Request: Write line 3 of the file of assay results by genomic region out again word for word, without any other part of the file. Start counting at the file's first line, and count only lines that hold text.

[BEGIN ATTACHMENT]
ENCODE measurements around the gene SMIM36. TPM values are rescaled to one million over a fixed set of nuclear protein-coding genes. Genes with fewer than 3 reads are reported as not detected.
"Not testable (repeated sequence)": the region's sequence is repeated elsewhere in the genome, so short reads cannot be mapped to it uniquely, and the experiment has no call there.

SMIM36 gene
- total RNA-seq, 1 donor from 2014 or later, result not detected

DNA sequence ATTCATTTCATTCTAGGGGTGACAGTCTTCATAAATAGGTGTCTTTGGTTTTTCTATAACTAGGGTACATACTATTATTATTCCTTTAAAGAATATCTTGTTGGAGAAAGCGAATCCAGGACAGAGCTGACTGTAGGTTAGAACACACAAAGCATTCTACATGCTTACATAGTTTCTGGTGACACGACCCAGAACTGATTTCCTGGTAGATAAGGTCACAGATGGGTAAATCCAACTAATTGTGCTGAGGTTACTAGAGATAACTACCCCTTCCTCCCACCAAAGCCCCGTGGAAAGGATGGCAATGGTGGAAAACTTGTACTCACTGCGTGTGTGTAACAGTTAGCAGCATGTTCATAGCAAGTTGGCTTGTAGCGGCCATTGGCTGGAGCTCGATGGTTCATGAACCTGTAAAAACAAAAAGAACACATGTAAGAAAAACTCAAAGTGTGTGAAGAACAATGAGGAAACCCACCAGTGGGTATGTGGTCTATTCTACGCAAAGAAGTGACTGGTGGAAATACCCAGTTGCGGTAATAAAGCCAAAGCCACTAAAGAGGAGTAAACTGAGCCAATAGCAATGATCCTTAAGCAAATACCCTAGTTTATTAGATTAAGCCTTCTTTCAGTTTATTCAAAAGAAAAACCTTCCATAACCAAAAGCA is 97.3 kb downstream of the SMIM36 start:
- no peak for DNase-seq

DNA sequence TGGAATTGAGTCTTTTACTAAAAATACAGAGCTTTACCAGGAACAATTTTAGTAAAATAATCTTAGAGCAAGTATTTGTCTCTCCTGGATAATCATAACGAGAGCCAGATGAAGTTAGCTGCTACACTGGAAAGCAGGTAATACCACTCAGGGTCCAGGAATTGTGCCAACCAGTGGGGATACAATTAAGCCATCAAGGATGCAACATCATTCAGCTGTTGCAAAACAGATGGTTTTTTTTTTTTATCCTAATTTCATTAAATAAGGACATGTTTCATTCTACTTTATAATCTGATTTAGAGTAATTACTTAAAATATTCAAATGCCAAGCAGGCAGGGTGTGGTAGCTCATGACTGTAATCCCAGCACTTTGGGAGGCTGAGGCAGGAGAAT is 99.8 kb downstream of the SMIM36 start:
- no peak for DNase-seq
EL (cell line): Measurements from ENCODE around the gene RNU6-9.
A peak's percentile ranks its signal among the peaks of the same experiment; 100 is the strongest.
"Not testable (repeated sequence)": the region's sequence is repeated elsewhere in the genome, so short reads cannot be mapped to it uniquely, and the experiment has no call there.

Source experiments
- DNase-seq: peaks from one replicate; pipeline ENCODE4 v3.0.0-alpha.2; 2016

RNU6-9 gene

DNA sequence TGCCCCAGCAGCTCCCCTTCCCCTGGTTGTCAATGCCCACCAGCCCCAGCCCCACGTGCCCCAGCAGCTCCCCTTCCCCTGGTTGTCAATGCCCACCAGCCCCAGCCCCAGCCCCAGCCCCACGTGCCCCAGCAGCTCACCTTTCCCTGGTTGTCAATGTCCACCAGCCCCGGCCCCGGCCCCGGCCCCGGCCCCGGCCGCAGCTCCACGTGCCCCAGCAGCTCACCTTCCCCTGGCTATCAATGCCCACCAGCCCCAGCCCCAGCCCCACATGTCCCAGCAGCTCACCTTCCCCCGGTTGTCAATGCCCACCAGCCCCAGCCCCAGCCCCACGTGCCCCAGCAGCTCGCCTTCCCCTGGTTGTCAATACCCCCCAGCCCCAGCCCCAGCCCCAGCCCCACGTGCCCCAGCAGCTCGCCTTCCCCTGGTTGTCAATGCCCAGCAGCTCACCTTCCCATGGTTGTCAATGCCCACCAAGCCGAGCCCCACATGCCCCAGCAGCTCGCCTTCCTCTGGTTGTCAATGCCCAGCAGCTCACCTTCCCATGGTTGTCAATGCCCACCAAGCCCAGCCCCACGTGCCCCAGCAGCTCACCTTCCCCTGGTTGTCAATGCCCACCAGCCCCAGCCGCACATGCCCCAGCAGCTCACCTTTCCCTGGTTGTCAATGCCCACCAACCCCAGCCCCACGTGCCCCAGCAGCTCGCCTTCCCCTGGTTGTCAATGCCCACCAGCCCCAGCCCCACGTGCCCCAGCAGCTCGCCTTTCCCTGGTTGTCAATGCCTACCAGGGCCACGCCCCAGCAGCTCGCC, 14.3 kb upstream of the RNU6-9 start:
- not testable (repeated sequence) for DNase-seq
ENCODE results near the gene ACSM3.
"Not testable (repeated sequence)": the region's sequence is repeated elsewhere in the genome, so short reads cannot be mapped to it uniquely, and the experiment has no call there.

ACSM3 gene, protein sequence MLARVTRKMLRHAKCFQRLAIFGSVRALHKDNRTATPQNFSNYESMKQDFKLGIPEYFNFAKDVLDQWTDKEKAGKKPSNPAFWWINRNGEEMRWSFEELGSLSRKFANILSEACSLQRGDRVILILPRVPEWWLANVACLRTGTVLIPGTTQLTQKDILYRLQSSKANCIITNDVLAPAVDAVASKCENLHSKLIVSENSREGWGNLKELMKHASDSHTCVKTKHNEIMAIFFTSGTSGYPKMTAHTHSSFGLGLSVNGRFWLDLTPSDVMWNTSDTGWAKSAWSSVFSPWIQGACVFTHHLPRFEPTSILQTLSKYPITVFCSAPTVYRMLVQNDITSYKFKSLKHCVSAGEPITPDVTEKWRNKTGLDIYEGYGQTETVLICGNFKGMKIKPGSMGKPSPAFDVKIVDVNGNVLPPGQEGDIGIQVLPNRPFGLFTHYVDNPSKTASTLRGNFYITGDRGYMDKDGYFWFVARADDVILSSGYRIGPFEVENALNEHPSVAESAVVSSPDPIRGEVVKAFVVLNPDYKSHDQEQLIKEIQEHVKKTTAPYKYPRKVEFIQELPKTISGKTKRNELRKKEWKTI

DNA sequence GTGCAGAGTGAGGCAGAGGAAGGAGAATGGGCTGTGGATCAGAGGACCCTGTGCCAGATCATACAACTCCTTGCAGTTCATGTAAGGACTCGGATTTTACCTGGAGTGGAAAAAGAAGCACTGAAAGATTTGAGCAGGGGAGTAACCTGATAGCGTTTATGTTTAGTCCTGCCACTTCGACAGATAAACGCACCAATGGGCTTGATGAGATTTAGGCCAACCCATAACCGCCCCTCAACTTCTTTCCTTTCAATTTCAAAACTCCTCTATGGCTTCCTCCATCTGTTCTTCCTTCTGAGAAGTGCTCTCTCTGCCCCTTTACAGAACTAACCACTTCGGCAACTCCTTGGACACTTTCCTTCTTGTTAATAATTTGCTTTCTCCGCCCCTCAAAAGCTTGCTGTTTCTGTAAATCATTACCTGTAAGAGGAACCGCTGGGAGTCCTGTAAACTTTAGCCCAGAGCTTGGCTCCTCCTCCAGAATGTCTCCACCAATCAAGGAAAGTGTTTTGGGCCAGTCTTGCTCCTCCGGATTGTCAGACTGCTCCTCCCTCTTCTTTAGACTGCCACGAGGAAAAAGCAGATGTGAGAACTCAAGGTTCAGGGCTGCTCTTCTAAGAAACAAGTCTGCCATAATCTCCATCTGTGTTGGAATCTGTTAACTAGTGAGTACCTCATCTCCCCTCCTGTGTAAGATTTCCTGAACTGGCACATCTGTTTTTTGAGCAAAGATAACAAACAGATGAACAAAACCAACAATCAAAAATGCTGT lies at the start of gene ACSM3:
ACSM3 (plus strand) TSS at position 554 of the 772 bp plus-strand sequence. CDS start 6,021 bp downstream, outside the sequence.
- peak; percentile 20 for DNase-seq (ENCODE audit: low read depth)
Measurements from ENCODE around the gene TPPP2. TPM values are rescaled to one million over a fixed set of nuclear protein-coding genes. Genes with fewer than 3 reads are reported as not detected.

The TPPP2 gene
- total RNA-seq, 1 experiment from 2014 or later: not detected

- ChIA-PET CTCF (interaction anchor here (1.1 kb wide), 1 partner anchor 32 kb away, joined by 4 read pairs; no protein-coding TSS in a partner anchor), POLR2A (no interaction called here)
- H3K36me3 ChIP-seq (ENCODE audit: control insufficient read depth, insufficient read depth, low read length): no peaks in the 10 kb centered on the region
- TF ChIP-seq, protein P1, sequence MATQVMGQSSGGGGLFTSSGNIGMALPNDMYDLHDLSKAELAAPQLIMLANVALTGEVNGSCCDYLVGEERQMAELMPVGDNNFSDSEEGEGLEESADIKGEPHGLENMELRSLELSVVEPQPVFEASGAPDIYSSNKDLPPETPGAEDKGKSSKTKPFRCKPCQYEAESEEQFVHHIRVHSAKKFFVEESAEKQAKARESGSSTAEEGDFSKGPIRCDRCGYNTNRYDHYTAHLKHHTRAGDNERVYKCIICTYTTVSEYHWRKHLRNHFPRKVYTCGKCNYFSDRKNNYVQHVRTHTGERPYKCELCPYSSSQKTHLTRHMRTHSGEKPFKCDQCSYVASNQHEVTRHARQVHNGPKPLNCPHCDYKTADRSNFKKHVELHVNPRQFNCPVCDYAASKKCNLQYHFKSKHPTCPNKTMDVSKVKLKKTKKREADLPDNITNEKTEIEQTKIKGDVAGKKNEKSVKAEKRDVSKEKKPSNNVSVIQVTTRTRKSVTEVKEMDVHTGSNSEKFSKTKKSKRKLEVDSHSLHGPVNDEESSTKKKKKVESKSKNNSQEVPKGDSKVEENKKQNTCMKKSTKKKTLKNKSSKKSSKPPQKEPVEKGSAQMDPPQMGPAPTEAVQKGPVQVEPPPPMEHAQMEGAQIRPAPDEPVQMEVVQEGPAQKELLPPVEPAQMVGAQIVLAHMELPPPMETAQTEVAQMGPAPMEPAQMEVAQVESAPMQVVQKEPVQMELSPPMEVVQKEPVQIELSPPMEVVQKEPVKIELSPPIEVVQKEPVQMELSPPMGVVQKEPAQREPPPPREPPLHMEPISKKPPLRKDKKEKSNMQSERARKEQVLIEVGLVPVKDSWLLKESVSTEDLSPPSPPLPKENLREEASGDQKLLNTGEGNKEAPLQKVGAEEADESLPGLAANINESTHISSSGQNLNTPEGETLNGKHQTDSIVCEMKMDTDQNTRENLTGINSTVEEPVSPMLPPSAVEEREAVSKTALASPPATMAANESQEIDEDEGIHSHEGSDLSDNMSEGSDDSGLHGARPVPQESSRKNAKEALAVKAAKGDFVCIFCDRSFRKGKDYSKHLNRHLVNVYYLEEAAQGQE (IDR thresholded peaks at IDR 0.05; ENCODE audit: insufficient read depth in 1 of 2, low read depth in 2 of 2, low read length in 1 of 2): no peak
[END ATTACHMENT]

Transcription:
SMIM36 gene